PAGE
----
“[C]hurchgoers, even those who have stopped regularly attending worship services during the pandemic, want support from a church community. Practicing Christians across the U.S. are seeking “prayer and emotional support”… – Barna, July 2020
Face-to-face prayer, phone call prayer, and virtual prayer share the same ingredients—consistency, compassion, and patience. The difference between them are the tools we use to convey the “prayer and emotional support” that practicing Christians are seeking today. In fact, on a spectrum of interaction where face-to-face prayer is most personal, virtual prayer is a step above a phone call because we can see each other on video in ways that we cannot over the phone.
Using technology to compliment your prayer ministry can be intimidating at first. But one way to break though that challenge is to organize your prayer ministry to focus on missions.
Some years ago, I did this myself as a church secretary and experienced very positive results. This is what I did:
First, I gathered all the names of the missionaries a church supported and contacted each missionary to:
- Ask for their correct mailing address and email.
- Clarify any security concerns they had in writing.
- Ask to receive their newsletters to stay up-to-date on their prayer needs.
Second, I created a Microsoft Word document on my computer listing the following information for each missionary:
- Their names
- Areas of ministry
- Email address(es)
- Mailing address
- Security concerns
- How to communicate with them.
Third, this was given to the missions team (and also kept in my files).
Next, I planned how to use the digital tools to supplement our current prayer ministry.
What makes technology a great ministry tool is how it can work independently or in conjunction with face-to-face prayer ministry.
Use Video Conferencing
Video conferencing has come a long way, in both security and practicality. I recommend “Zoom” (zoom.us). It is a great “face-to-face” way to see people and multiple people can participate. Plan video conference prayer times the same way you plan face-to-face prayer gatherings. While the technology is different, the principles of leading a prayer group in a church space or home are much the same.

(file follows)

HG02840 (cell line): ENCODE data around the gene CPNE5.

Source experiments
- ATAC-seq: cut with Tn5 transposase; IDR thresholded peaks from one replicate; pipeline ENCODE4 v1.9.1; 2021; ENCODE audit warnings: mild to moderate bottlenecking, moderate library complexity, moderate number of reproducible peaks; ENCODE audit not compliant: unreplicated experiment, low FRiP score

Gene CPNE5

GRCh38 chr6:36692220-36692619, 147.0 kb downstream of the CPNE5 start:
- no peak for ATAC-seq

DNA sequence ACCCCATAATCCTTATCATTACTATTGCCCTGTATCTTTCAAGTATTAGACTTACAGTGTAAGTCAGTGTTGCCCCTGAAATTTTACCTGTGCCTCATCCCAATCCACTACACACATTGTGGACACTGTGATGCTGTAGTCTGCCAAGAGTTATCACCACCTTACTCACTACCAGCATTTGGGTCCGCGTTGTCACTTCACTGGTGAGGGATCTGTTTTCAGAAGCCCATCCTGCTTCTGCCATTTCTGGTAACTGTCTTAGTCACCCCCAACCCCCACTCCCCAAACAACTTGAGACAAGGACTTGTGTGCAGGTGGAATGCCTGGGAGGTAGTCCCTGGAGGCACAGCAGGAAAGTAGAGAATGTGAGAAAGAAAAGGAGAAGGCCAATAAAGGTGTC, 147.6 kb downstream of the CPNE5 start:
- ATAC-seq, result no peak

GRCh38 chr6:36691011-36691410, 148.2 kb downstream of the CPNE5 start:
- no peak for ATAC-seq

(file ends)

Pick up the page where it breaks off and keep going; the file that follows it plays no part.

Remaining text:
Take It To The Next Level: If you’d like to separate individuals or groups of people into smaller groups, you can do that with Zoom Breakout Rooms! You can even use Zoom Breakout Rooms to serve those who watched a sermon online and would like some prayer with someone, much like a time of response after a sermon in person. If you’d like more information about how to do this, please see my contact information below.
Watch Out For This: While this is uncommon, it’s possible to experience a “Zoom Bomber.” These are computer users who accidentally or purposefully enter your Zoom prayer group. You can simply dismiss them if they show up, or you can adjust your Zoom settings so that you must approve entry to the Zoom room (like a doorbell that you answer) or to require use of a password (like giving out a door key).
Other video conferencing options include Google Meet, Facebook Rooms, and Skype.
Watch The Chat Box on Your Church’s Livestream (and be ready to “chat!”)
Many churches now stream their services on different social media apps and online services. Whatever app or service your church uses to live stream the service, watch the chat box to seek out prayer opportunities from viewers. You can even ask people online if they have any prayer requests. That can start a good online conversation (“chat”) to learn more about the person, how to pray, and how best to follow up.